Alabama MOTORCYCLE DMV Practice Test 1
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Ouch! While you were on a roll there for a few questions, you didn’t pass this time. But I know this test, and I think you’ll pass next time. Really.
Every curve is different, so there is no single best lane position for riding in all curves. Be prepared to change your lane position as road, traffic, and weather conditions change.
When it starts to rain, the oily strip down the center of a lane is especially hazardous. Avoid this danger by riding in the tire tracks left by cars. The left tire track is often safest, but this can vary.
Wearing brightly-colored clothing while riding will make it easier for others on the road to see you. This is true regardless of the time of day.
A flat front tire is especially dangerous because it interferes with your ability to steer, which is essential to keeping your balance. If steering begins to feel heavy, it is possible that you have a flat front tire.
The key to making an evasive maneuver is to get your motorcycle to quickly lean in the direction you wish to turn. The sharper the turn, the more it must lean.
The skills a person needs to ride safely decrease as the amount of alcohol consumed increases. If you have consumed alcohol in any amount, it is safest not to ride your motorcycle.
Because a motorcycle's brake light is not as noticeable as the brake lights of a car, it is usually a good idea to flash your brake light when slowing or stopping so others will be more likely to notice that you are decelerating. This is particularly important if you are slowing down more quickly than others might expect.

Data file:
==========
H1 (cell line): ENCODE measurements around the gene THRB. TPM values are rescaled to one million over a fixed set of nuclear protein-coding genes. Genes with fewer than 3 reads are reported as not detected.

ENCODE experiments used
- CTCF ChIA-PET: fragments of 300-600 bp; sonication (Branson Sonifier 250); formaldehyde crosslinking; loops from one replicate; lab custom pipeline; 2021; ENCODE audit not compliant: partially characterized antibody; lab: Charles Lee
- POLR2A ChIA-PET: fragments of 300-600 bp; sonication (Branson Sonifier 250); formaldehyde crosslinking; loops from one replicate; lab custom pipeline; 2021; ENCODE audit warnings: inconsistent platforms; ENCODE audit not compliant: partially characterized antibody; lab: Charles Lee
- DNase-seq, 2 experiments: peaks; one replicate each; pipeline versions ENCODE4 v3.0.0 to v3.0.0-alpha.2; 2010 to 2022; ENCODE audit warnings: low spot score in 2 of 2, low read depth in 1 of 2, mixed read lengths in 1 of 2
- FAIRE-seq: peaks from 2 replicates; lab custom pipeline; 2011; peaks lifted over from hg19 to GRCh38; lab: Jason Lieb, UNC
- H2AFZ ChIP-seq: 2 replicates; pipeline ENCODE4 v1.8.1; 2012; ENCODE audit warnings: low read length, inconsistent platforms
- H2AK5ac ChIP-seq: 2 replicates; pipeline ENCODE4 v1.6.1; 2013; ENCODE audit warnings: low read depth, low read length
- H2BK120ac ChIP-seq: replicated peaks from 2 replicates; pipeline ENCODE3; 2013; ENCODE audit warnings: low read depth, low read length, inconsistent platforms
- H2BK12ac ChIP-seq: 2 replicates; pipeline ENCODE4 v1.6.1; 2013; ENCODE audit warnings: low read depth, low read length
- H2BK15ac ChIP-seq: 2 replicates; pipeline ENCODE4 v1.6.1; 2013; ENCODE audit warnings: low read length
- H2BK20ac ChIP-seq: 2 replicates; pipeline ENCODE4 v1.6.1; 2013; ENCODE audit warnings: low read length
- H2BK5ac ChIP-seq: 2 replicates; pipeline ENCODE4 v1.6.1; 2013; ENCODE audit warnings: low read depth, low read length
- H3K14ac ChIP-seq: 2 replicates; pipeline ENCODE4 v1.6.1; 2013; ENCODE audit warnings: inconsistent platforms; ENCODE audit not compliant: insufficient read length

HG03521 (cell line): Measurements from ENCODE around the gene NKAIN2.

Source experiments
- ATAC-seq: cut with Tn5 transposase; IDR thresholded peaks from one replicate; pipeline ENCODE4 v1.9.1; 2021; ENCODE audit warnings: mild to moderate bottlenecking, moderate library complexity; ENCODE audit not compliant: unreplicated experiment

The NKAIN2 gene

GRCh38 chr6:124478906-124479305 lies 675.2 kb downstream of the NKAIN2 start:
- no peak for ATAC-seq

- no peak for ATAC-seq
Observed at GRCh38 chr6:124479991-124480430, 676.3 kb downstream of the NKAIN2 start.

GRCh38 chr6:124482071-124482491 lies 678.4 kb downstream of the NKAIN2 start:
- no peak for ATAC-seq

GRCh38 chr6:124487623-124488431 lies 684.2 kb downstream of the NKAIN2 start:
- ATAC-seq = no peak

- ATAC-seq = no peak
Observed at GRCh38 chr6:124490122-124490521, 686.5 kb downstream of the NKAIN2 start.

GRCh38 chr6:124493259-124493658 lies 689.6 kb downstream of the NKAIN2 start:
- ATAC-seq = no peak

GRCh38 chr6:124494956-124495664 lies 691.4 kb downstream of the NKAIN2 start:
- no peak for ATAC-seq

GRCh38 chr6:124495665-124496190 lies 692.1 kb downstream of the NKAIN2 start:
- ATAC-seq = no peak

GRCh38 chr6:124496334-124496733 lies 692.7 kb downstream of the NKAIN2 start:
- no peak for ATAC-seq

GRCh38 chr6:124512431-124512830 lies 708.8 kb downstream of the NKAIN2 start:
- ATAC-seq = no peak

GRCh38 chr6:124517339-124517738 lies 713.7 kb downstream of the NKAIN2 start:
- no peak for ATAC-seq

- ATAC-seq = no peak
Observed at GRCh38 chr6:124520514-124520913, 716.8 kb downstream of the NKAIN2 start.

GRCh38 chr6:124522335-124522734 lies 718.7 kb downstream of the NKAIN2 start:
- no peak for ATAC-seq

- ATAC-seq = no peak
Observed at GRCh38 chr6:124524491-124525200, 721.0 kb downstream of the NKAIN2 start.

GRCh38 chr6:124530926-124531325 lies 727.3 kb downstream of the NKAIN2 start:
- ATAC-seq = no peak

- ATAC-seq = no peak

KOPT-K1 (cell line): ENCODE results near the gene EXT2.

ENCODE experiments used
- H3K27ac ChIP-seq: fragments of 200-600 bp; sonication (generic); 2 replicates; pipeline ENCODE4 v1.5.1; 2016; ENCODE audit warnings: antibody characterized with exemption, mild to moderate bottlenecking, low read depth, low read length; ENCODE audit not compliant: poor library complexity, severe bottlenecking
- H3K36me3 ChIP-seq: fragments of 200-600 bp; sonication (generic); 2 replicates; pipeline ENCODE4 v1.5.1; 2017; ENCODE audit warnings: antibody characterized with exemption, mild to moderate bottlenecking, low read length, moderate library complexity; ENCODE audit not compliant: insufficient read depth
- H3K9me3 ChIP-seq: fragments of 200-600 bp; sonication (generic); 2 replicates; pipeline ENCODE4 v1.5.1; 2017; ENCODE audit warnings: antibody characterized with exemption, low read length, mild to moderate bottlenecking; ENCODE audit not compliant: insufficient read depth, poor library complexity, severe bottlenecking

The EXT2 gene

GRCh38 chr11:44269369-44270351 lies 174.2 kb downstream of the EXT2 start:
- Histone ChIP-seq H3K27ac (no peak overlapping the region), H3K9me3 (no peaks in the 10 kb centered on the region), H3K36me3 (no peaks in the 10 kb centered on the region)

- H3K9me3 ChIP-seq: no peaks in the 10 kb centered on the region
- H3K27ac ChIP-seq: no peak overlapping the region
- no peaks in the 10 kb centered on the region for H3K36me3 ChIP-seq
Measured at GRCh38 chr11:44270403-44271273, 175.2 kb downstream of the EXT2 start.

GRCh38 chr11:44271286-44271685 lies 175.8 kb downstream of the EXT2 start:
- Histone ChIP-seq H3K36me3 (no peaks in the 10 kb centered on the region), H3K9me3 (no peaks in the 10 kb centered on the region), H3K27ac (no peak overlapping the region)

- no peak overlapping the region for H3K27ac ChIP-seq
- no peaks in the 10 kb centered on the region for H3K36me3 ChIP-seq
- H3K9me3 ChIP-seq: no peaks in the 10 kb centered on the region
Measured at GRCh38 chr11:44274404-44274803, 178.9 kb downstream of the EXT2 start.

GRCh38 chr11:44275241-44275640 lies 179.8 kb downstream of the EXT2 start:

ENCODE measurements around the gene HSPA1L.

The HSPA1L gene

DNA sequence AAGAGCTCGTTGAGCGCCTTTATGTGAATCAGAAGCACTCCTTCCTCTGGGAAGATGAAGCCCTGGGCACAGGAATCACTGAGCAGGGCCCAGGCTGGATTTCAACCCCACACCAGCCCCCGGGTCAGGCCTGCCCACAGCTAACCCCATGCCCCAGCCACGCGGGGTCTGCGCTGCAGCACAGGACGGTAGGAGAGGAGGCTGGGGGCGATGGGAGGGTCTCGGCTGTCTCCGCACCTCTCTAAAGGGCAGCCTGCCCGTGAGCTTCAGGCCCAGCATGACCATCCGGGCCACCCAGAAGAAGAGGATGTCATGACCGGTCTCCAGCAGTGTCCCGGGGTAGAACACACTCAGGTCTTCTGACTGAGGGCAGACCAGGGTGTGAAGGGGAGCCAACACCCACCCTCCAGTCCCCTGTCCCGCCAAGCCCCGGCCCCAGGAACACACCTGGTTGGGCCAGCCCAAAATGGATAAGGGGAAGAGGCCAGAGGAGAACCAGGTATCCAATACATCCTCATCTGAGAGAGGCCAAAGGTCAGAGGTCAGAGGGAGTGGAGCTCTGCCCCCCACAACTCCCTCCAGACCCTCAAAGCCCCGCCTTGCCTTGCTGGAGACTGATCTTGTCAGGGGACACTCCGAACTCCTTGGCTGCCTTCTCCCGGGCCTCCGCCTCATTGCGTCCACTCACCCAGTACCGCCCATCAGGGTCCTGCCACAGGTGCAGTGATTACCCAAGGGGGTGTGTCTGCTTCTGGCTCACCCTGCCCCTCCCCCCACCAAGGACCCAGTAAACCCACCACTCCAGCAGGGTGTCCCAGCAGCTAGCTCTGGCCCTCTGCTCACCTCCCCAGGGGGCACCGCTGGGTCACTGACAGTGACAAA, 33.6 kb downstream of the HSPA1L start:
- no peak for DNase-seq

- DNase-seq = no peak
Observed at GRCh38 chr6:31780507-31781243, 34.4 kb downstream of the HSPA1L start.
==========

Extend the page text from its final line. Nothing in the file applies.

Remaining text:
To provide maximum grip and protection, riding gloves should be made of leather or a similar durable material.
If you cannot avoid riding over an obstacle, you should approach it at as close to a 90-degree angle as possible. Slow down, make sure your motorcycle is straight, rise slightly off of your seat, and roll on the throttle just before contact.
You should always conduct a thorough safety inspection of your motorcycle before you ride. A small technical issue on a motorcycle can be more dangerous than a small technical issue on a car.
To stop quickly, apply controlled pressure to both the front and rear brakes at the same time.
Any time a motorcycle is leaning, such as in a turn or curve, there is less traction available for braking. Both brakes may still be used while a motorcycle is turning, but it must be done with great care.
Maintaining an adequate space cushion ensures that you will have time to respond if another driver makes a mistake. A cushion of space also allows you the space you need to safely maneuver your motorcycle.
The best thing to do to help others see your motorcycle is to keep your headlight on at all times. Motorcycles sold in the United States after 1978 automatically have the headlight activated while running, but be sure that the headlight works properly before every ride.
All curves are different. When taking a curve, choose a lane position that is appropriate for conditions and adjust as needed.